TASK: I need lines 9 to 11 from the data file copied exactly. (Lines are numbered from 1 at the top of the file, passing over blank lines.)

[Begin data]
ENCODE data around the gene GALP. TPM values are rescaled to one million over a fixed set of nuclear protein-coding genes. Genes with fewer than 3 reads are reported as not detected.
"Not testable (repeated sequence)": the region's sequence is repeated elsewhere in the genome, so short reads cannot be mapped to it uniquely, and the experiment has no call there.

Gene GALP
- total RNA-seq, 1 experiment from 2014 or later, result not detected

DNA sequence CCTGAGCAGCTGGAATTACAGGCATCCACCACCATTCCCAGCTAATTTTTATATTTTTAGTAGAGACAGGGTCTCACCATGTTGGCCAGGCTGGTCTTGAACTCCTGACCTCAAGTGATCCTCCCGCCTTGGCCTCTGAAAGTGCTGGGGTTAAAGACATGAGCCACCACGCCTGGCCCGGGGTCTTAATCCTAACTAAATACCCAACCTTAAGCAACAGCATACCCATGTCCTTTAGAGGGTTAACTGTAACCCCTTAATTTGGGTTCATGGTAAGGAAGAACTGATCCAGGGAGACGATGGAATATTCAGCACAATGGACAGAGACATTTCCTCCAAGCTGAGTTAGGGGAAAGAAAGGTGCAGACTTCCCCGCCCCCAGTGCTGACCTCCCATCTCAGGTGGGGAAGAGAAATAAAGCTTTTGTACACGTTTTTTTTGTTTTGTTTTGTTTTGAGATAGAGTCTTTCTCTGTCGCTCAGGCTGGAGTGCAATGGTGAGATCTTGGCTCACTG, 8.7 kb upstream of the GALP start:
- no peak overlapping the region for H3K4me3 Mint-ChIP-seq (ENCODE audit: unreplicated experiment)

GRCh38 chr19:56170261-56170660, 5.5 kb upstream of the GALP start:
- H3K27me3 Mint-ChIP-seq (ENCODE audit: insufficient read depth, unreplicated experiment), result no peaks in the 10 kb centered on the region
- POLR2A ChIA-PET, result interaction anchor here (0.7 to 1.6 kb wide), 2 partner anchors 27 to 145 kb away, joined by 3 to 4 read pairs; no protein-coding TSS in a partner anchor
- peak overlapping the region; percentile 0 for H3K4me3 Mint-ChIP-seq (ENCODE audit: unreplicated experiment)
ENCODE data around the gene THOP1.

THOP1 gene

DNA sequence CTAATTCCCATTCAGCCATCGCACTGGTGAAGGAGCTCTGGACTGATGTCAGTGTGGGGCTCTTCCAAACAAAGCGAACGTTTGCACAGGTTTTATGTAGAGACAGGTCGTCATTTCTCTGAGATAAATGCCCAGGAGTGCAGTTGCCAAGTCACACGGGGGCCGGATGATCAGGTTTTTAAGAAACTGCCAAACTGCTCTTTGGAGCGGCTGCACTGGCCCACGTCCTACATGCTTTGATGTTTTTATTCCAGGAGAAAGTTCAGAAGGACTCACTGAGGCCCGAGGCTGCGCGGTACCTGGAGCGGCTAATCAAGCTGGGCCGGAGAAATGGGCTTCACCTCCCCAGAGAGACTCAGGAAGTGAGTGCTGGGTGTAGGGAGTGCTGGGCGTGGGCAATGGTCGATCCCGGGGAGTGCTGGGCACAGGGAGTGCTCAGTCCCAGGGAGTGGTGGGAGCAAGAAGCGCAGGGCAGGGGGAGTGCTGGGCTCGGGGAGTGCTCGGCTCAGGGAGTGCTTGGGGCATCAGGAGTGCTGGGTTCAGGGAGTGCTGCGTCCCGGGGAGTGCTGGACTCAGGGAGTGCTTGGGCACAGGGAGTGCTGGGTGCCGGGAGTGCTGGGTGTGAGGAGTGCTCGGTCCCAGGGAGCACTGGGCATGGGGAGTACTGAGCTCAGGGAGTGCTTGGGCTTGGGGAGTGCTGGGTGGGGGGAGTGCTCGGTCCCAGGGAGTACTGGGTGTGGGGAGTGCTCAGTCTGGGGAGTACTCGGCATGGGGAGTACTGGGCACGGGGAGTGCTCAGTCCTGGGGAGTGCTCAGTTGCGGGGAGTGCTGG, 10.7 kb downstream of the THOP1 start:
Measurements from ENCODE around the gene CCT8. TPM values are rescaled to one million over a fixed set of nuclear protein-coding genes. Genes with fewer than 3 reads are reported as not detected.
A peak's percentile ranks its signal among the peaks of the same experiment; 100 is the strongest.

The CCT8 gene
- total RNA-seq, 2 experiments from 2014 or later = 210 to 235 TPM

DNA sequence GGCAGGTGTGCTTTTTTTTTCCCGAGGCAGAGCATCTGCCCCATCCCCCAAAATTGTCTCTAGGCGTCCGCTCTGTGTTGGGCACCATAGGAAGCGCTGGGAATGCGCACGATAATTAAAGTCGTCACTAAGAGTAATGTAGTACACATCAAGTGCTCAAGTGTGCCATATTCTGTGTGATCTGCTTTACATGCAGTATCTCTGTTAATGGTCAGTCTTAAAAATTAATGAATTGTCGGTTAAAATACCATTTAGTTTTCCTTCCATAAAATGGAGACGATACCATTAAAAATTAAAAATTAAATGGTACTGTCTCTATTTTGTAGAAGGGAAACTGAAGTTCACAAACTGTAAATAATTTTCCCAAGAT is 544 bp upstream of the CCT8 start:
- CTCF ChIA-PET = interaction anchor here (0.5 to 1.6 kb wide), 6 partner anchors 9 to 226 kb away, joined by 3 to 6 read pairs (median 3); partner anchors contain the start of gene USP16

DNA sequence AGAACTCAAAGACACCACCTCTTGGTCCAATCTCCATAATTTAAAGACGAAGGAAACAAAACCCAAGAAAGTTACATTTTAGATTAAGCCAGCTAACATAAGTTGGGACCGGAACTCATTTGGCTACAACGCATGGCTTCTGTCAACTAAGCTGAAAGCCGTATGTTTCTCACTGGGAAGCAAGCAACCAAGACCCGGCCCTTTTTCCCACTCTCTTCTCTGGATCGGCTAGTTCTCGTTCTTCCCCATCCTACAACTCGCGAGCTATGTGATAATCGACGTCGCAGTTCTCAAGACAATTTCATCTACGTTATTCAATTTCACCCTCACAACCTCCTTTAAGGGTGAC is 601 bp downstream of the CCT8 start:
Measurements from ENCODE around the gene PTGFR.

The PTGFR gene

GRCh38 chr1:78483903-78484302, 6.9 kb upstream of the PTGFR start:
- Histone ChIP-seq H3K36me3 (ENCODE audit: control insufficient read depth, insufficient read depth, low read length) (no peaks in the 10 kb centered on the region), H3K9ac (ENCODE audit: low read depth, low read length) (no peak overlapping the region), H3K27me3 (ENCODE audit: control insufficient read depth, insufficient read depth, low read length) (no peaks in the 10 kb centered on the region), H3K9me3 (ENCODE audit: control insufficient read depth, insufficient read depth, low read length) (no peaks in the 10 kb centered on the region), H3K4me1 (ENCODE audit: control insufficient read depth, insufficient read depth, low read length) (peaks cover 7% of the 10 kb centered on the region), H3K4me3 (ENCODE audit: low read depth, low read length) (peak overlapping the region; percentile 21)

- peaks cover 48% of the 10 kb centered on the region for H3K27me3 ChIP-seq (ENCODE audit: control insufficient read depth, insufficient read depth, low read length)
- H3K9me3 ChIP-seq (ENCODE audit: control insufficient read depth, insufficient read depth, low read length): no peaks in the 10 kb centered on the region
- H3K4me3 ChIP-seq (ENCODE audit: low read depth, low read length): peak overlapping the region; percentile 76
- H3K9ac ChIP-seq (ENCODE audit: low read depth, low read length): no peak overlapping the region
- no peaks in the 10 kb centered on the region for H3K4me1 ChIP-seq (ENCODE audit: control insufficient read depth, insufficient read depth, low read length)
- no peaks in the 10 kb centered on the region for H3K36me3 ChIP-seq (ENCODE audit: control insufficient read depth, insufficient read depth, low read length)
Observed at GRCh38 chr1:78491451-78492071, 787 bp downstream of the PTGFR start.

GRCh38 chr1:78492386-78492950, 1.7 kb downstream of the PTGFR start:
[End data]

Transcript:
- POLR2A ChIA-PET, result interaction anchor here (0.7 to 1.6 kb wide), 2 partner anchors 27 to 145 kb away, joined by 3 to 4 read pairs; no protein-coding TSS in a partner anchor
- peak overlapping the region; percentile 0 for H3K4me3 Mint-ChIP-seq (ENCODE audit: unreplicated experiment)
ENCODE data around the gene THOP1.